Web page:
Friday, January 29, 2016

Revenge of the Pluderhose; the Madness Returns

UPDATE 3-19-18: I am currently reworking this drafting system to streamline and make it a bit simpler to measure.  While I was going to just edit this one, I will have to take all new photos as well, so I will work on publishing a fresh version (which will be linked here).  I did change a few things before I made this decision, so if this makes less sense than you might think, then it's my bad.

This is the first of an intended series of posts on drafting and making up a suit of German (or Swedish) Renaissance men's clothing.  Later in the century, that is--Elizabethan era, not Lansknecht--although the patterning could be used for that as well.  Last time I wrote on this, it was part of a mad frenzy of sewing the Svante Sture suite

The garment is somewhat complicated, and I am sure has been the cause of many grey hairs in reenactors--partially because there are no patterns or instructions for them online (ok, there is one, but it is not remotely period--it seems to be based on pajama pants).  Reconstructing history also sells a pattern, which I have no experience with, and no desire to.  So, when I (for some unknown, warped, reason) decided I wanted to make another suit, I figured it would be a good thing to show how I draft a pair, since last time I made them I didn't have the blog.  Plus, the last pair didn't have the foundation breeches.  This pattern is based on the pairs worn by Nils and Erik Sture (mostly Nils, because Erik's pair of foundation breeches is stretched in a way that happens with the sewing.  You'll see).

I figure it will take around three parts--one each for the foundation breeches and the shell, and one on making them up.  The foundation breeches were made of a fine leather, similar to chamois or a soft deerskin--sadly this isn't an option for me, and I will likely use a heavy cotton (either canvas or ticking).  Depending on the particular style, the foundation breeches can be full length (and sewn to the legband at the bottom), as in Nils or free at the bottom (as I believe Erik's was).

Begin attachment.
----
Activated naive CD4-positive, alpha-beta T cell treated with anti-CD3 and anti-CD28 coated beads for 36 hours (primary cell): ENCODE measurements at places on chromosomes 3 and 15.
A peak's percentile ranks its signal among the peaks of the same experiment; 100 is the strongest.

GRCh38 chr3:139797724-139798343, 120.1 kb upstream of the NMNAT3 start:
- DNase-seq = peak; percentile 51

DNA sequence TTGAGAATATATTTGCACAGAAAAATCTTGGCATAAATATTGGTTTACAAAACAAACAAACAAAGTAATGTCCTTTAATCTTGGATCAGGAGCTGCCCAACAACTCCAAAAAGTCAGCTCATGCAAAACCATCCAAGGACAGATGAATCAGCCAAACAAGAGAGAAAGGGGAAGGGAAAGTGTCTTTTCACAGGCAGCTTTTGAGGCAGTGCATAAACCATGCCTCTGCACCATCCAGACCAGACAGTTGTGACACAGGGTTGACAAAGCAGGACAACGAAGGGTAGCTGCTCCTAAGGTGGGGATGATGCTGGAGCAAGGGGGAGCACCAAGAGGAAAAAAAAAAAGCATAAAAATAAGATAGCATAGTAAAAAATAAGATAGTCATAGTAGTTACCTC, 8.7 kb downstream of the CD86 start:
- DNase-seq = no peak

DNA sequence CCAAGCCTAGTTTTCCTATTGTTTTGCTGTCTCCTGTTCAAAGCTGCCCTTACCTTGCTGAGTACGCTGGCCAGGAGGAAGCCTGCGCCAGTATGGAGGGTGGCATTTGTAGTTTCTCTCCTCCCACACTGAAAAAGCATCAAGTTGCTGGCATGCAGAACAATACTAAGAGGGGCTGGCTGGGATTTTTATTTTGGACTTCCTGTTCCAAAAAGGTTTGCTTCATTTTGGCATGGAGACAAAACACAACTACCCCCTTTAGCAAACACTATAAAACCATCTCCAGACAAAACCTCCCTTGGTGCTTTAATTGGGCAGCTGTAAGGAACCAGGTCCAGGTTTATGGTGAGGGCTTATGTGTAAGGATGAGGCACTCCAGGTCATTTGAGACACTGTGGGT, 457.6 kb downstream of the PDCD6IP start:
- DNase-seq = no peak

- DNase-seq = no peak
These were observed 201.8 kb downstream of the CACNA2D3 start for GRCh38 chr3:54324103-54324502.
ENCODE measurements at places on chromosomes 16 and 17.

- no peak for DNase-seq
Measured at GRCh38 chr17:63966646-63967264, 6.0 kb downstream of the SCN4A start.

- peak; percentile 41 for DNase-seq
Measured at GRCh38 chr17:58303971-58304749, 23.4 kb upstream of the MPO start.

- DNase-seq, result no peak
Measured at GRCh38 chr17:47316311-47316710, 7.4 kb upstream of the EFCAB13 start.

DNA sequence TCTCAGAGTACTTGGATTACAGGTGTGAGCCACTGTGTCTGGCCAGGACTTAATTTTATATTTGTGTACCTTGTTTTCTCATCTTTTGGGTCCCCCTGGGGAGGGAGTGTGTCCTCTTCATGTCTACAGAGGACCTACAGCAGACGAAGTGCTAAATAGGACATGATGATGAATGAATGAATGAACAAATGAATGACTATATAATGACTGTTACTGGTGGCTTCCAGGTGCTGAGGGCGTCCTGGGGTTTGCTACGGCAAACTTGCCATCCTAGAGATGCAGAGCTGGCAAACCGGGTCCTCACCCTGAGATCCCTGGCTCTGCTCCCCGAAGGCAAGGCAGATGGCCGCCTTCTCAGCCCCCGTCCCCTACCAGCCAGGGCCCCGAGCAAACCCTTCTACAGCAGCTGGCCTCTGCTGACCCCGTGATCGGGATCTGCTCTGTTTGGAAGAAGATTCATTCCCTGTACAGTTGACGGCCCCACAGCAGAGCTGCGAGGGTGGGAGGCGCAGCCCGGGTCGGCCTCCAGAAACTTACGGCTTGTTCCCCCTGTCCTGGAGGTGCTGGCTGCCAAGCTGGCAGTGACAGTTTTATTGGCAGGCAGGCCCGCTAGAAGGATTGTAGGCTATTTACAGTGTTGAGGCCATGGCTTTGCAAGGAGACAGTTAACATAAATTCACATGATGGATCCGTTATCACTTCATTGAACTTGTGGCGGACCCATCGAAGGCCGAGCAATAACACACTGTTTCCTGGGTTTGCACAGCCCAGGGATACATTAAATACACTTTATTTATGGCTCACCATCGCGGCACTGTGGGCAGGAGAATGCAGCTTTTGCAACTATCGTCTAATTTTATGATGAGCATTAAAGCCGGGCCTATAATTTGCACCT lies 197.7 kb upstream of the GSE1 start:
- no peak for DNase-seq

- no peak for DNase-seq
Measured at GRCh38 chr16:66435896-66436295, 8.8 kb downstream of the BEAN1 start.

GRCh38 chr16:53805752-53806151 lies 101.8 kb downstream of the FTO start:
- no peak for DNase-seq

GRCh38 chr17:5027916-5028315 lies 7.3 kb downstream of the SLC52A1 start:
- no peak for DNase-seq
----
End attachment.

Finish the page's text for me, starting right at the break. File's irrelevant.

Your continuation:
Arnold, Janet. Patterns of Fashion 3.  Pp. 64

And on to bulk of the tutorial.  As a warning, there is a lot of measuring, in some sensitive areas, and the word butt will likely be used more than I like--the pattern is to blame for this, since the pattern themselves essentially have a buttcheek (there is a purpose, other than to make you look good--it removes any seams from where you sit, which could be important in close fitting pants).  Remember that the measurements should be taken over the appropriate undergarments (including the cup, if you plan to fight while wearing it).  I also suggest tying a cord or twine around your natural waist, and where you want the cuff in order to mark it.

Ease should be to taste and can be added in by placing fingers under the measuring tape.  Figure up to three fingers at the waist (the waistband of your pluderhose should match the lacing band of your doublet), two to three fingers at the hip and upper thigh, and one at the lower thigh.  After drafting and trying it on, I can say that the most important part to have ease in is the upper thigh (and likely hips), so measure that loosely or over a pair .  Only the circumferences will get ease.  I also must stress the importance of bringing the rise as close to the fork of your legs as possible--if it is even slightly loose, there will be issues with movement; guys, it will probably feel odd--that is okay...these are more like tights than modern pants..  In addition, remember to add in your seam allowances when you cut.

NOTE: This is my way of drafting and explaining it; I'm not saying it is the correct way, but it is based on extant examples, at least.  My point is that your brain may process way differently (in which case contact me, and I'll see if I can elucidate), or different shapes may have issues.  However, I hope that this gives you a starting place.  IF you do use this tutorial, please, share your experiences in the comments below (way below).  Prost! and happy drafting.

  • Waist: Your natural waist, mind. (mark down the half waist as well)
  • Hips: Widest part of the hips. (mark down the half hips as well)
  • Inseam: Measure down to the desired cuff location from as high in the fork of the legs as possible--it is important you go /all/ the way up.  Otherwise you lose mobility.
  • Outseam: Measure down from the waist to the desired cuff location.
  • Upper Thigh: Circumference of the highest part of the leg.  It is critically important you go as high as feasibly possible for the same reason as the inseam.  You want some ease on this measure.
  • Lower Thigh: Circumference of the location of the cuff.
Those are all fairly standard; now for the fiddly bits.
  • Rise: Basically, measure from the waist in the front, between the legs, and up to the waistband in the back.
    • Front and back rise.  Mark about halfway to the inside of the thigh (where an inseam would be) and note the measurements to either side for your front and back rise.  The back rise should be longer than the front.
  • Back Inner Thigh: Measure from your inseam (as high up as possible) to the center of the back of your thigh where the backseam is measured.  
  • Backseam: Following that line, measure straight down to the cuff location.  This should be essentially the same as your inseam.
  • Vertical Butt.  Following that center seamline down the back thigh measure vertically from the waistband to the bottom of the cheek, following any curves.  This should be measured fairly loosely, to give ease for bending over.
  • Codpiece: Measure over the...errr...cup.  Horizontally.  This will be the width of the codpiece, which serves as a gusset.